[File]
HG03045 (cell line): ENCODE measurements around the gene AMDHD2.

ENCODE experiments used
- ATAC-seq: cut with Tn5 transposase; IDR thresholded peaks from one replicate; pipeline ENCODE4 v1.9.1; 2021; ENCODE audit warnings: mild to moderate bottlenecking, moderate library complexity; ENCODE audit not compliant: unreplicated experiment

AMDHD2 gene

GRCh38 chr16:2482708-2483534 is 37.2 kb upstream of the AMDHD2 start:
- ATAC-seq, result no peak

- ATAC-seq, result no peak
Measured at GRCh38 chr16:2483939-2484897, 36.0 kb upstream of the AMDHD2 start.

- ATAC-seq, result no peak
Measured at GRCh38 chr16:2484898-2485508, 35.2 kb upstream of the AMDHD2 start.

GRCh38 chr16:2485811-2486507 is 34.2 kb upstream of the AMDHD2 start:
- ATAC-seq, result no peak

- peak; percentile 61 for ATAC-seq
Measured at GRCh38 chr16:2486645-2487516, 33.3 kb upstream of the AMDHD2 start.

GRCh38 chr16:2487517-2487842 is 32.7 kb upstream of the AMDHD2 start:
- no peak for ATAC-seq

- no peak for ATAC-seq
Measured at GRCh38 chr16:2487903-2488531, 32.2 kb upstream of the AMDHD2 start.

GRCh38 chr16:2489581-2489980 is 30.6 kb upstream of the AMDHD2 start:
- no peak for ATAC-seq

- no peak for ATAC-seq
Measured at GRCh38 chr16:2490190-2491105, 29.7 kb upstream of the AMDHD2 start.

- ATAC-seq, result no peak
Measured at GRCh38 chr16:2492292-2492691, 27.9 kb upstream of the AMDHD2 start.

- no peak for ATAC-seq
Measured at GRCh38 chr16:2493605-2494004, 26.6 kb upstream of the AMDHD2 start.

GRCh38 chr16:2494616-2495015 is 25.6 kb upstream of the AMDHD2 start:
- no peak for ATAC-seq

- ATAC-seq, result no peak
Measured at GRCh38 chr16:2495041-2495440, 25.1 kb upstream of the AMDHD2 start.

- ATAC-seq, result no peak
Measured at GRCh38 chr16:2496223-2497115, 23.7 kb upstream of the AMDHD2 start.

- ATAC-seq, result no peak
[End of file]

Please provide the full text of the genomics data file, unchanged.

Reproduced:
HG03045 (cell line): ENCODE measurements around the gene AMDHD2.

ENCODE experiments used
- ATAC-seq: cut with Tn5 transposase; IDR thresholded peaks from one replicate; pipeline ENCODE4 v1.9.1; 2021; ENCODE audit warnings: mild to moderate bottlenecking, moderate library complexity; ENCODE audit not compliant: unreplicated experiment

AMDHD2 gene

GRCh38 chr16:2482708-2483534 is 37.2 kb upstream of the AMDHD2 start:
- ATAC-seq, result no peak

- ATAC-seq, result no peak
Measured at GRCh38 chr16:2483939-2484897, 36.0 kb upstream of the AMDHD2 start.

- ATAC-seq, result no peak
Measured at GRCh38 chr16:2484898-2485508, 35.2 kb upstream of the AMDHD2 start.

GRCh38 chr16:2485811-2486507 is 34.2 kb upstream of the AMDHD2 start:
- ATAC-seq, result no peak

- peak; percentile 61 for ATAC-seq
Measured at GRCh38 chr16:2486645-2487516, 33.3 kb upstream of the AMDHD2 start.

GRCh38 chr16:2487517-2487842 is 32.7 kb upstream of the AMDHD2 start:
- no peak for ATAC-seq

- no peak for ATAC-seq
Measured at GRCh38 chr16:2487903-2488531, 32.2 kb upstream of the AMDHD2 start.

GRCh38 chr16:2489581-2489980 is 30.6 kb upstream of the AMDHD2 start:
- no peak for ATAC-seq

- no peak for ATAC-seq
Measured at GRCh38 chr16:2490190-2491105, 29.7 kb upstream of the AMDHD2 start.

- ATAC-seq, result no peak
Measured at GRCh38 chr16:2492292-2492691, 27.9 kb upstream of the AMDHD2 start.

- no peak for ATAC-seq
Measured at GRCh38 chr16:2493605-2494004, 26.6 kb upstream of the AMDHD2 start.

GRCh38 chr16:2494616-2495015 is 25.6 kb upstream of the AMDHD2 start:
- no peak for ATAC-seq

- ATAC-seq, result no peak
Measured at GRCh38 chr16:2495041-2495440, 25.1 kb upstream of the AMDHD2 start.

- ATAC-seq, result no peak
Measured at GRCh38 chr16:2496223-2497115, 23.7 kb upstream of the AMDHD2 start.

- ATAC-seq, result no peak